Hedeby/Haithabu

Recently Una’s father and mother went on a journey along the Baltic shoreline, as true Normans would. They brought a lot of interesting loot, starting with books and brochures and ending with photo documentation of museums. I wanted to present what they brought.

Haithabu/Hedeby (Heiðabýr – “the hearthland yard”) was the biggest and the most important Norman harbour and probably the largest Norse town between 800 A.D. and 1066 A.D. – connecting routes to Brittain, Norway and to the east – Truso.  It’s located on Jutland peninsula. Hedeby was first mentioned in the Frankish chronicles of Einhard (804) who was in the service of Charlemagne. The town was built around 770. In 808 the Danish king Godfred (Godofredus) destroyed a competing Slav trade centre named Reric, and it is recorded in the Frankish chronicles that he moved the merchants from there to Hedeby. The town minted its own coins  around 825 A.D. According to Adam of Bremen, a 11th century chronicle writer, Haithabu ships were sent to Slavic lands, Sweden, Samland and Greece.

Haithabu

Haithabu

The town was described by visitors from England (Wulfstan – 9th century, he sailed from Hedeby to Truso) and the Mediterranean (Al-Tartushi – 10th century). The townbecame the seat of a bishop in 948 A.D. and belonged to the Archbishopric of Hamburg and Bremen.
During end of 9th and at the beginning of the 10th century the town was ruled by members of the Olof the Brash dynasty – this information is stored on 3 runestones, one of them the most important known as the Erikstenen was found in Hedeby; the other two were found in other locations in Denmark.
Life was short and crowded in Hedeby. The small houses were clustered tightly together in a grid, with the east-west streets leading down to jetties in the harbour. People rarely lived beyond 30 or 40, and archaeological research shows that their later years were often painful due to crippling diseases such as tuberculosis. Yet make-up for men and rights for women provide surprises to the modern understanding.Ibrahim ibn Yaqub al-Tartushi, a late 10th-century traveller from al-Andalus, provides one of the most colourful and often quoted descriptions of life in Hedeby. Al-Tartushi was from Cordoba in Spain, which had a significantly more wealthy and comfortable lifestyle than Hedeby. While Hedeby may have been significant by Scandinavian standards,  Al-Tartushi was unimpressed:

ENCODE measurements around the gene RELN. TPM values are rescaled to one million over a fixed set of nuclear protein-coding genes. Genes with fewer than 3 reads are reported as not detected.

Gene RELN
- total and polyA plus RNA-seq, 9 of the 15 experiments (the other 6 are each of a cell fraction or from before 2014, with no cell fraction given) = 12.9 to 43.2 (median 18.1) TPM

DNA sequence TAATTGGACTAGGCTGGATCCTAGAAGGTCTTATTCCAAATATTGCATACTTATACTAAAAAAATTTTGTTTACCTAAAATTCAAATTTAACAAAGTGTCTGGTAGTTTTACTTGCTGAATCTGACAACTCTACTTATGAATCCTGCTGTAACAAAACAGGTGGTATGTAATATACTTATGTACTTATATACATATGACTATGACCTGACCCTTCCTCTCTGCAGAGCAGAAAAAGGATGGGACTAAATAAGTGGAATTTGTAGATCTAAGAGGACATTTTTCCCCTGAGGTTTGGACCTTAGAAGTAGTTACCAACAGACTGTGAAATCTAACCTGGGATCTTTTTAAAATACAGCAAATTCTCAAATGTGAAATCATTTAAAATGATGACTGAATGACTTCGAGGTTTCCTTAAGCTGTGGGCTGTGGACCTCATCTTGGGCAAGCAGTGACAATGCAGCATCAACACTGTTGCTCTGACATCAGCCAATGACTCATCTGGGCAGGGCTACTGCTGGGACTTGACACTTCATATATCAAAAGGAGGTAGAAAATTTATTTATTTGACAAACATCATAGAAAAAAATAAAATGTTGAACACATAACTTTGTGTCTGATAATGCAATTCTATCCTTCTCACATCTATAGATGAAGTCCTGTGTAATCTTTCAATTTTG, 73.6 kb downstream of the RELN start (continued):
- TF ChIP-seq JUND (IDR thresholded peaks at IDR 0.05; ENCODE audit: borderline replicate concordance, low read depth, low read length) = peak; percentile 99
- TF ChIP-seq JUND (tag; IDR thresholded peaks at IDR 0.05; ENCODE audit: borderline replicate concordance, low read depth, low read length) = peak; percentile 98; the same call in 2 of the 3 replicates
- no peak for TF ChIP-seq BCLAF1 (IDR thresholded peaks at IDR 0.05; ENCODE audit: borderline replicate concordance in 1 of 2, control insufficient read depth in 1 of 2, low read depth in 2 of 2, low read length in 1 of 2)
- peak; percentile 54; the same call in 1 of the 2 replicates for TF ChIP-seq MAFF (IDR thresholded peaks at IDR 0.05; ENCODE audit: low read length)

“Slesvig (Hedeby) is a very large town at the extreme end of the world ocean…. The inhabitants worship Sirius, except for a minority of Christians who have a church of their own there…. He who slaughters a sacrificial animal puts up poles at the door to his courtyard and impales the animal on them, be it a piece of cattle, a ram, billygoat or a pig sothat his neighbors will be aware that he is making a sacrifice in honor of his god. The town is poor in goods and riches. People eat mainly fish which exist in abundance. Babies are thrown into the sea for reasons of economy. The right to divorce belongs to the women…. Artificial eye make-up is another peculiarity; when they wear it their beauty never disappears, indeed it is enhanced in both men and women. Further: Never did I hear singing fouler than that of these people, it is a rumbling emanating from their throats, similar to that of a dog but even more bestial.”
The golden age for the town ends in 1050. The town was burned by Harald Hadrada during the war with king Sweyn. Then, in 1066, the town was sacked by Slavs, which made denizens of Haithabu to move and found the town of Schleswig.
Longboat in Haithabu

Longboat in Haithabu

Runestone

Runestone

A sword, Museum of Haithabu

A sword, Museum of Haithabu

A sword, Museum of Haithabu

A sword, Museum of Haithabu

A sword, Museum of Haithabu

A sword, Museum of Haithabu

A hook and an axe head.

A hook and an axe head.

A spearhead. Museum of Haithabu

A spearhead. Museum of Haithabu

Haithabu jewellery

Haithabu jewellery

Haithabu jewellery

Haithabu jewellery

Sources: Wikipedia, own sources
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